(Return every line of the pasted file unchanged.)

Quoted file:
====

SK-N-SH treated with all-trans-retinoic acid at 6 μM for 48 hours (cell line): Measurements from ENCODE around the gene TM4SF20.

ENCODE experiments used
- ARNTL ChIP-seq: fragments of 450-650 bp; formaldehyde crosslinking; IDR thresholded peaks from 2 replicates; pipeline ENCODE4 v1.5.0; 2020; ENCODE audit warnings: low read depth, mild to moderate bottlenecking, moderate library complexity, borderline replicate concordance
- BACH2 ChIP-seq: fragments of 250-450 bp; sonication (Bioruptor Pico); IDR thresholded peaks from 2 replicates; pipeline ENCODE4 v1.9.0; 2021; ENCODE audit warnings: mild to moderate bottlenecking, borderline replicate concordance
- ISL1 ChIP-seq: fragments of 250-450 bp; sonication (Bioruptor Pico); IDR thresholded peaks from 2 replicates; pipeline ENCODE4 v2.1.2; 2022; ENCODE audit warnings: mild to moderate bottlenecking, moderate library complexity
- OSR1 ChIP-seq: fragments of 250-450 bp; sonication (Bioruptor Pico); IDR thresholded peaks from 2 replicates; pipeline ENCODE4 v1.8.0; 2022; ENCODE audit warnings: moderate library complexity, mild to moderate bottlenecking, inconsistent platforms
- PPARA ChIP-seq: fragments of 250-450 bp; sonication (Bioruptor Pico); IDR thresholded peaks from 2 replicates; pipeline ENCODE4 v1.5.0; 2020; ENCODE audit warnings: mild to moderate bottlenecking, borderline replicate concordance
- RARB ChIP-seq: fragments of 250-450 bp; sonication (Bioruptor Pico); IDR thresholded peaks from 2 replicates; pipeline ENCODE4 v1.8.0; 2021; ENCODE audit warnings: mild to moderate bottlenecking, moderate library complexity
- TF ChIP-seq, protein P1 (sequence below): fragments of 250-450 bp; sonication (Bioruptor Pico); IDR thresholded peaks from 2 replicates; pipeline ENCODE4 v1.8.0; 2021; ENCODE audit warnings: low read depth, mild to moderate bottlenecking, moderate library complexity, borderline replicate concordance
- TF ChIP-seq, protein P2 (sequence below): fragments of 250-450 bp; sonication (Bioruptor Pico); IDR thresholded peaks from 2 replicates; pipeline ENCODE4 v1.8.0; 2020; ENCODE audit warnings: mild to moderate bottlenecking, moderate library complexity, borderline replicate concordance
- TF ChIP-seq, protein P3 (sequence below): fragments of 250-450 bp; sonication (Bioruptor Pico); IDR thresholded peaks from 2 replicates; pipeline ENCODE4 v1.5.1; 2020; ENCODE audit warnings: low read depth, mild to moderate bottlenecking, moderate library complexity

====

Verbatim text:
SK-N-SH treated with all-trans-retinoic acid at 6 μM for 48 hours (cell line): Measurements from ENCODE around the gene TM4SF20.

ENCODE experiments used
- ARNTL ChIP-seq: fragments of 450-650 bp; formaldehyde crosslinking; IDR thresholded peaks from 2 replicates; pipeline ENCODE4 v1.5.0; 2020; ENCODE audit warnings: low read depth, mild to moderate bottlenecking, moderate library complexity, borderline replicate concordance
- BACH2 ChIP-seq: fragments of 250-450 bp; sonication (Bioruptor Pico); IDR thresholded peaks from 2 replicates; pipeline ENCODE4 v1.9.0; 2021; ENCODE audit warnings: mild to moderate bottlenecking, borderline replicate concordance
- ISL1 ChIP-seq: fragments of 250-450 bp; sonication (Bioruptor Pico); IDR thresholded peaks from 2 replicates; pipeline ENCODE4 v2.1.2; 2022; ENCODE audit warnings: mild to moderate bottlenecking, moderate library complexity
- OSR1 ChIP-seq: fragments of 250-450 bp; sonication (Bioruptor Pico); IDR thresholded peaks from 2 replicates; pipeline ENCODE4 v1.8.0; 2022; ENCODE audit warnings: moderate library complexity, mild to moderate bottlenecking, inconsistent platforms
- PPARA ChIP-seq: fragments of 250-450 bp; sonication (Bioruptor Pico); IDR thresholded peaks from 2 replicates; pipeline ENCODE4 v1.5.0; 2020; ENCODE audit warnings: mild to moderate bottlenecking, borderline replicate concordance
- RARB ChIP-seq: fragments of 250-450 bp; sonication (Bioruptor Pico); IDR thresholded peaks from 2 replicates; pipeline ENCODE4 v1.8.0; 2021; ENCODE audit warnings: mild to moderate bottlenecking, moderate library complexity
- TF ChIP-seq, protein P1 (sequence below): fragments of 250-450 bp; sonication (Bioruptor Pico); IDR thresholded peaks from 2 replicates; pipeline ENCODE4 v1.8.0; 2021; ENCODE audit warnings: low read depth, mild to moderate bottlenecking, moderate library complexity, borderline replicate concordance
- TF ChIP-seq, protein P2 (sequence below): fragments of 250-450 bp; sonication (Bioruptor Pico); IDR thresholded peaks from 2 replicates; pipeline ENCODE4 v1.8.0; 2020; ENCODE audit warnings: mild to moderate bottlenecking, moderate library complexity, borderline replicate concordance
- TF ChIP-seq, protein P3 (sequence below): fragments of 250-450 bp; sonication (Bioruptor Pico); IDR thresholded peaks from 2 replicates; pipeline ENCODE4 v1.5.1; 2020; ENCODE audit warnings: low read depth, mild to moderate bottlenecking, moderate library complexity